Phase I Teacher Leaders

Since that first summer, the initiative has grown into a strong leadership program, influencing and inspiring, and the shift in assessment practices around the state took hold. When we traveled to Washington, D.C. for the Teach to Lead summit in August 2015 MAAI shifted to the Maine Arts Leadership Initiative (MALI). Teachers with high expectations for themselves and a passion for learning – teaching other teachers has been the foundation of the success. Educators willing to share their ideas, use research, build on their knowledge, and support the network has worked well for Maine. Title II funds helped to support the summer institutes, critical friend days, mega conferences, winter retreats, stipends for participants, and statewide conferences over the next several years. The partnerships and associations with the Maine visual and performing arts organizations and institutions has been an enormous part – too many to name all of them. Thank you all!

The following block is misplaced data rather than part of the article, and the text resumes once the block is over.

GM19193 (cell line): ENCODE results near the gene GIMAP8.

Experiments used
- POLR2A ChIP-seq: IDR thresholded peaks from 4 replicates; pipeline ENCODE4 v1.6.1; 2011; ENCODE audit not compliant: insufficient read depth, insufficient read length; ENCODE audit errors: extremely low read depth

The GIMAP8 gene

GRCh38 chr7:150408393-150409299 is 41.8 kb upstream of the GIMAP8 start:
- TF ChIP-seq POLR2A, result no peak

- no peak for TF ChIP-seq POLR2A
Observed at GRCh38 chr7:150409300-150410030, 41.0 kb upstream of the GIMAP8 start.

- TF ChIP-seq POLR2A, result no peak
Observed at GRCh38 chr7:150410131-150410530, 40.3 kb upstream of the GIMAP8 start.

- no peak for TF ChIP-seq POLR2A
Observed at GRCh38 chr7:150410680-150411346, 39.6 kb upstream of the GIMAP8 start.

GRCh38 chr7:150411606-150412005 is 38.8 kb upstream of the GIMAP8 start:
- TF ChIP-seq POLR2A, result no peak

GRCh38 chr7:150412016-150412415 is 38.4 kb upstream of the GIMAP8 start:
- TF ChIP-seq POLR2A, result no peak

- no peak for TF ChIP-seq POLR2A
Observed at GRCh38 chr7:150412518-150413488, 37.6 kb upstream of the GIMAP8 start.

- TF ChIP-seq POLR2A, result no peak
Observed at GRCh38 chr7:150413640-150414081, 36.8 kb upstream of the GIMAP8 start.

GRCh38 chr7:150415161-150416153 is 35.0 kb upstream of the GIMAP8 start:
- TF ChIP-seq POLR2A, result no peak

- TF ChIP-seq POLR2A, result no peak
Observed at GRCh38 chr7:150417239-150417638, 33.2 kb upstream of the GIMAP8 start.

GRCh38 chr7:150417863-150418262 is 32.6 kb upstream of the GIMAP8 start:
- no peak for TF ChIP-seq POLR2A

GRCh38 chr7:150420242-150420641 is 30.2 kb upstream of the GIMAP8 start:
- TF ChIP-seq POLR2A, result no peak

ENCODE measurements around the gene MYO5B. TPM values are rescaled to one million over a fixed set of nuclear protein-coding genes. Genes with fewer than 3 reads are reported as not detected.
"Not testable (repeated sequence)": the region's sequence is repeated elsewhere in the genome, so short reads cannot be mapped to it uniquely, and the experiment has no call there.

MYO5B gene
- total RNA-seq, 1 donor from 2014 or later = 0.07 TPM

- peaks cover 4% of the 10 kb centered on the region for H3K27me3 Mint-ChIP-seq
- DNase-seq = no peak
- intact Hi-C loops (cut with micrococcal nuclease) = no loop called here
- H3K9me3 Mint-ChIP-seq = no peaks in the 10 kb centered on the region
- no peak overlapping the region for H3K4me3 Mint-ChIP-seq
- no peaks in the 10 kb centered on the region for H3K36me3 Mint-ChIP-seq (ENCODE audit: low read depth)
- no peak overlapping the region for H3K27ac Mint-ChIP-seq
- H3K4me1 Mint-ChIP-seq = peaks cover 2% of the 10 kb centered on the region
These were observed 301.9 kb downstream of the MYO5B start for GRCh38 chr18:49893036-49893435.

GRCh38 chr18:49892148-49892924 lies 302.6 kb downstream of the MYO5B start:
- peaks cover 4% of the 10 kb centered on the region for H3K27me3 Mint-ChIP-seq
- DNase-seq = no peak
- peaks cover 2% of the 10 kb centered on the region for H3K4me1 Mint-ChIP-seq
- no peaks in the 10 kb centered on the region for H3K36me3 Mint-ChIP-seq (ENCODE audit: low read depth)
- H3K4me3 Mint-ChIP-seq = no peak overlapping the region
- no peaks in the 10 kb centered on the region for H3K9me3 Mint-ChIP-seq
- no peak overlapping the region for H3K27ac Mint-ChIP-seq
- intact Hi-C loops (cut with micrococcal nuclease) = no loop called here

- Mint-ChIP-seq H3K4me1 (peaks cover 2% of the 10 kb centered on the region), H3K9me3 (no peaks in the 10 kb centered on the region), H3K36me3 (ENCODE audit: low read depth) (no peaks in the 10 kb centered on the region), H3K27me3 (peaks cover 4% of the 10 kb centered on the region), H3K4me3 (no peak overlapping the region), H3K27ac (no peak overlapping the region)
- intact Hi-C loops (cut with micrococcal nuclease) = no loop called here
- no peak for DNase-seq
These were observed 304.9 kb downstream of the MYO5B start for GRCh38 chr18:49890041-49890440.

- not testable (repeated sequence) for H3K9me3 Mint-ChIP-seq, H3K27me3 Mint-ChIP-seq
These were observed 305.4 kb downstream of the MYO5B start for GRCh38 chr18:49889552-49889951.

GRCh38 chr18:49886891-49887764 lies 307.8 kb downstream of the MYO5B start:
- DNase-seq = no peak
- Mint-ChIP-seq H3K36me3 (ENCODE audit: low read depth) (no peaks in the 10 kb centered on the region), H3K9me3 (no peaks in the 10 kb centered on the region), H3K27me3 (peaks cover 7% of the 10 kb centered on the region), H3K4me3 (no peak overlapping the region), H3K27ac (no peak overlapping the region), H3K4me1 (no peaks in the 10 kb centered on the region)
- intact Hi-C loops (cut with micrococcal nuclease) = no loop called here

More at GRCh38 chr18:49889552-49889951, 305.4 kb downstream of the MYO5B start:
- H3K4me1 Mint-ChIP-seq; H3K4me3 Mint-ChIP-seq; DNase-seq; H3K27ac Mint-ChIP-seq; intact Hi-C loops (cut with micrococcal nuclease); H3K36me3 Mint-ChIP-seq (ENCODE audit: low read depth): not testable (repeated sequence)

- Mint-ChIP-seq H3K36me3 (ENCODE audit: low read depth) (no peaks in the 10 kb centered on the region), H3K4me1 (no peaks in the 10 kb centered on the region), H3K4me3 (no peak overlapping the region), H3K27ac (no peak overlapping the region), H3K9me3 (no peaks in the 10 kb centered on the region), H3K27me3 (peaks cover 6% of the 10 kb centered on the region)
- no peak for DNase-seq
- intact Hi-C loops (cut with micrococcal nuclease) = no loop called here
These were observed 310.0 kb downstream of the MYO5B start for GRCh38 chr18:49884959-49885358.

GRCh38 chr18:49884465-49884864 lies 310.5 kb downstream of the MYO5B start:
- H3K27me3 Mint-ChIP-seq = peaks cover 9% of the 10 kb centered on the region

In 2013 i moved to the Maine Arts Commission and the work (and play) of MALI expanded to include teaching artists and community arts organizations. They have provided a broader view of arts education. We’ve all been enriched by their participation in MALI. Linking arms with the greater community of arts and arts education is another way to support learners of all ages in their educational paths. I am especially grateful to the 108 teacher leaders and teaching artist leaders who continue to do amazing work in arts education and as artists!

There are so many more individuals and organizations to thank but this blog post could go on for pages. The people I mentioned are ‘giants’ and every day I stand on their shoulders and fortunately continue to learn from them!